Mobile money is any payment transaction carried out using electronic means, it is also called mobile banking.
Recently, mobile money has brought in drastic economic changes in the economy of countries that embraced it. Kenya is an example of such.
Nigeria however, has been slow to adopt mobile money services as previously the Central Bank of Nigeria was reluctant to issue licenses to telecom companies to render mobile money services.
Nigeria has the largest economy in Africa according to GDP with a population of over 180 million people, yet close to 36.8% of this population don’t have bank accounts despite all efforts made by the traditional banks as of April 2020.
Talk more of now banks are no longer in the business of opening new branches, the left few years has seen a lot of banks close down already existing branches.
Overall, this is not good for the Nigerian economy. Mobile money will likely boost the economy as more people both in urban and rural settlements have mobile phones.
Since the inception of mobile phones in Nigeria, phones have increasingly made rapid growths and will continue to do so.
Harnessing this already existing platform to promote mobile money in Nigeria is one of the best options as these can further drive financial inclusion thereby reducing the level of poverty in the country.
There are models of mobile money services as approved by the Central Bank of Nigeria (CBN), two of these models include, the Bank-led model and the non-bank led model.
In the bank-led model, the bank delivers mobile money services either entirely on their own or in partnership with other banks.
Most banks now have to serve their customers through mobile money agents while in the non-bank led model, a corporate organization delivers these mobile money services but only if they are duly licensed by the CBN.
MTN, one of the telecom companies in Nigeria is an example of this model. MoMos Agent is their platform for carrying out mobile money services in Nigeria and other telecom companies are set to follow suit.
MTN’s MoMo Agent allows users to send and receive money to people without bank accounts and as well as pay bills. Point of Sales (POS) agents have also made mobile banking easier and commonly used in Nigeria.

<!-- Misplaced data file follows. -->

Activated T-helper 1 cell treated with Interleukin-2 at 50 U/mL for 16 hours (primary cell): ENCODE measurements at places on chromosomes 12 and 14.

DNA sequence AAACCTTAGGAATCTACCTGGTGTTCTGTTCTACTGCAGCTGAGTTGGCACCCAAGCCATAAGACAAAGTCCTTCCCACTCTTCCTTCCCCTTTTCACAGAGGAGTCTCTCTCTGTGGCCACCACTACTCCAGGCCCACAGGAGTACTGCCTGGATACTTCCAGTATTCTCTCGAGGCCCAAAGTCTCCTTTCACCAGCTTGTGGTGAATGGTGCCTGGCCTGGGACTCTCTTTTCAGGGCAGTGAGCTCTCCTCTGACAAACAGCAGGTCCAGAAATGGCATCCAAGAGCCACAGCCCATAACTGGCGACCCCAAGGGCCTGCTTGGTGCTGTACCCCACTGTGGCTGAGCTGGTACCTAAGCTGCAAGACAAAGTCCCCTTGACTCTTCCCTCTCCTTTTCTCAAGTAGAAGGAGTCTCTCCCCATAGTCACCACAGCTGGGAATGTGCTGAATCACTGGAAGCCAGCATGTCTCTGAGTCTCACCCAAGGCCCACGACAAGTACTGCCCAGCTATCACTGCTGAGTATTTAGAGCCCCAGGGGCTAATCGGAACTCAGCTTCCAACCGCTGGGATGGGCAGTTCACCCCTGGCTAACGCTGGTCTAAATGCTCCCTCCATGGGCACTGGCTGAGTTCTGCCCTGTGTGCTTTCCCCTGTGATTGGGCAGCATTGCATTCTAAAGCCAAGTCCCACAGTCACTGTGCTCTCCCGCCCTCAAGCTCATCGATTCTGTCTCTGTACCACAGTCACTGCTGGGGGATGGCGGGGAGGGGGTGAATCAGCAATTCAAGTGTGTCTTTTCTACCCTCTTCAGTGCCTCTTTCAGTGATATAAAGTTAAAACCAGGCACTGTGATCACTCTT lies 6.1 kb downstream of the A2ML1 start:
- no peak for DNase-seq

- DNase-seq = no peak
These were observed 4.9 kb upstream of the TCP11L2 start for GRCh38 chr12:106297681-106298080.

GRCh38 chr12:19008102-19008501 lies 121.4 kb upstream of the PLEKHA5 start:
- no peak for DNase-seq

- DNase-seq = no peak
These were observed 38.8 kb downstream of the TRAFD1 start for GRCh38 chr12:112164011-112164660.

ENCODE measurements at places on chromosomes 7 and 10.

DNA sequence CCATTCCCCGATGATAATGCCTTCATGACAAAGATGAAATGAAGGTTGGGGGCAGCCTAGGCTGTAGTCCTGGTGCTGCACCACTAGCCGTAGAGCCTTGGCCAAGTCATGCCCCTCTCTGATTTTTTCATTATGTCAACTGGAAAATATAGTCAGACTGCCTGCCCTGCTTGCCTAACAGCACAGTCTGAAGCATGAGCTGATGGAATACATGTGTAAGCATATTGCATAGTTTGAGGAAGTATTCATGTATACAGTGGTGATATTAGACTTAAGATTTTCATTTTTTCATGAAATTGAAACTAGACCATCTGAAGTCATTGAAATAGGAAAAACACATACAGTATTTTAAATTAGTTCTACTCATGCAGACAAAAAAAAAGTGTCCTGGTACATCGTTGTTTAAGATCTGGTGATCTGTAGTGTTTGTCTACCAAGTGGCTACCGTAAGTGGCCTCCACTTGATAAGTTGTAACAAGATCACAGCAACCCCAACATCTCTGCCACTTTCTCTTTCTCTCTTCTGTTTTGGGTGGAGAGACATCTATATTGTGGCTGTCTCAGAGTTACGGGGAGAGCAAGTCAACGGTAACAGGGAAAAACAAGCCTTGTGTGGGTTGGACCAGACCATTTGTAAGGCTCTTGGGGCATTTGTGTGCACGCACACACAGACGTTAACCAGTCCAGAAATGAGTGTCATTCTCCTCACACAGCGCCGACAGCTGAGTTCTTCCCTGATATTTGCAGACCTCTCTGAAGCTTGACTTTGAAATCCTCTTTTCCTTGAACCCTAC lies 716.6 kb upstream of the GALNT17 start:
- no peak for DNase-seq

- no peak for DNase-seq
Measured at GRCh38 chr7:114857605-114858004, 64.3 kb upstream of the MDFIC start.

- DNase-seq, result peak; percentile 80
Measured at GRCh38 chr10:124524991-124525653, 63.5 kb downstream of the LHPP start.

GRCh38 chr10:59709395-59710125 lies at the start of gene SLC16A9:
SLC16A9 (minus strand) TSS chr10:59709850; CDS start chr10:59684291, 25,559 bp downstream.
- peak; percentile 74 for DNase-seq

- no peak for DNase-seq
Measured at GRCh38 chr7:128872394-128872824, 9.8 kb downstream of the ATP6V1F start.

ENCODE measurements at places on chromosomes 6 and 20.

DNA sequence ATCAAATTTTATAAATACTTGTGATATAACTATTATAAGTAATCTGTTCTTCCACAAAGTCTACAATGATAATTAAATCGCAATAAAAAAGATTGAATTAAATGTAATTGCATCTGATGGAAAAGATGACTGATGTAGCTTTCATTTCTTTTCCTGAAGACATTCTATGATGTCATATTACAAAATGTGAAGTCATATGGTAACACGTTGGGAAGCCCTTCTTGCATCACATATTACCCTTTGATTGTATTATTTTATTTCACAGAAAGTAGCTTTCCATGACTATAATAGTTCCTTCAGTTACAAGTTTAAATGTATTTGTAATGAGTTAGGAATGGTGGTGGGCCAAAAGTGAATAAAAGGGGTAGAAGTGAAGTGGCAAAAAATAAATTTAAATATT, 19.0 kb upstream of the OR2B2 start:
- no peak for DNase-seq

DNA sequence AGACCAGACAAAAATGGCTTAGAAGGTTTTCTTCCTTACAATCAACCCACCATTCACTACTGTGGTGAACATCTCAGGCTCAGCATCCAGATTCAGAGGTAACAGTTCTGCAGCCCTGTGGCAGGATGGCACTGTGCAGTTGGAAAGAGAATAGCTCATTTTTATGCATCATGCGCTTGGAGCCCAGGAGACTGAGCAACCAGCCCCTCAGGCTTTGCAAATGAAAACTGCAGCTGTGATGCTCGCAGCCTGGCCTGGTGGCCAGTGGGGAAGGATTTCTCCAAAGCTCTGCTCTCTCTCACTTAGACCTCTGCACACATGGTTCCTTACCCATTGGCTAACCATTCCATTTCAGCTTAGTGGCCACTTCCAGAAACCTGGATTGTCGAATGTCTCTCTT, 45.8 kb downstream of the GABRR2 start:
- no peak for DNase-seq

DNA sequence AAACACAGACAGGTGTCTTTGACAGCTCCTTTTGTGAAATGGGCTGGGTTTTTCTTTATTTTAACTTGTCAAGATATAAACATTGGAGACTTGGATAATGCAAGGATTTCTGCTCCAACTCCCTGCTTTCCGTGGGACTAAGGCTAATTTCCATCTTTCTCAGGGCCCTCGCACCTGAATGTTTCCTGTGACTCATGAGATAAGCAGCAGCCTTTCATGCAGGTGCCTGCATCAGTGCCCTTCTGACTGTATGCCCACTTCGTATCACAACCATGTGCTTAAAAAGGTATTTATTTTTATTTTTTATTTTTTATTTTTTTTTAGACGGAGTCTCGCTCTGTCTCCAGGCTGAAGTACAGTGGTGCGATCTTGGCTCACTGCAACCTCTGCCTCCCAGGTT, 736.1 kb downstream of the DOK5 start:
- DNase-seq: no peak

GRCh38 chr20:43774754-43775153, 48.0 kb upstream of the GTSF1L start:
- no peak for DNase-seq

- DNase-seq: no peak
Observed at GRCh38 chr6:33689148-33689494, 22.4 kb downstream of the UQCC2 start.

Mobile money services were first launched in Nigeria in 2009, over the years various other mobile money service providers have emerged but yet Nigerians are to fully recognize and embrace the change.
Many Nigerians prefer to use cash in their transactions because the sellers want cash payments and these behaviors are not helping implement mobile money in Nigeria.
Even with the risk involved such as falling prey to theft or fire outbreak, most Nigerians still prefer cash.
In 2012, the Nigerian government introduced a cashless policy intending to reduce the movement of cash, creating an avenue for economic growth and also placing bans on the daily cash withdrawal an individual or organizations can make.
However, these policies did not produce the intended result, as individuals referred to the use of informal financial services.
Mobile money in Nigeria will do the country’s economy a whole lot of good, from the health aspects at least it will reduce germs from being transferred from cash notes.
Nigerian youths have embraced mobile money in Nigeria more than their predecessors. More licenses should therefore be issued so that organizations meeting the requirements can come into this mobile money market as this will greatly increase the rate at which the agents work effectively as when there is worthy competition, growth is inevitable.
About the Author
Chibuzor Elizabeth Chijioke a graduate of Abia State University is a Nigerian-based entrepreneur and content writer. She trained as a digital marketer at Innovation Growth Hub. She is committed to teaching people how to apply technology to better their lives and businesses. She spends her leisure reading sci-fi and fantasy novels.
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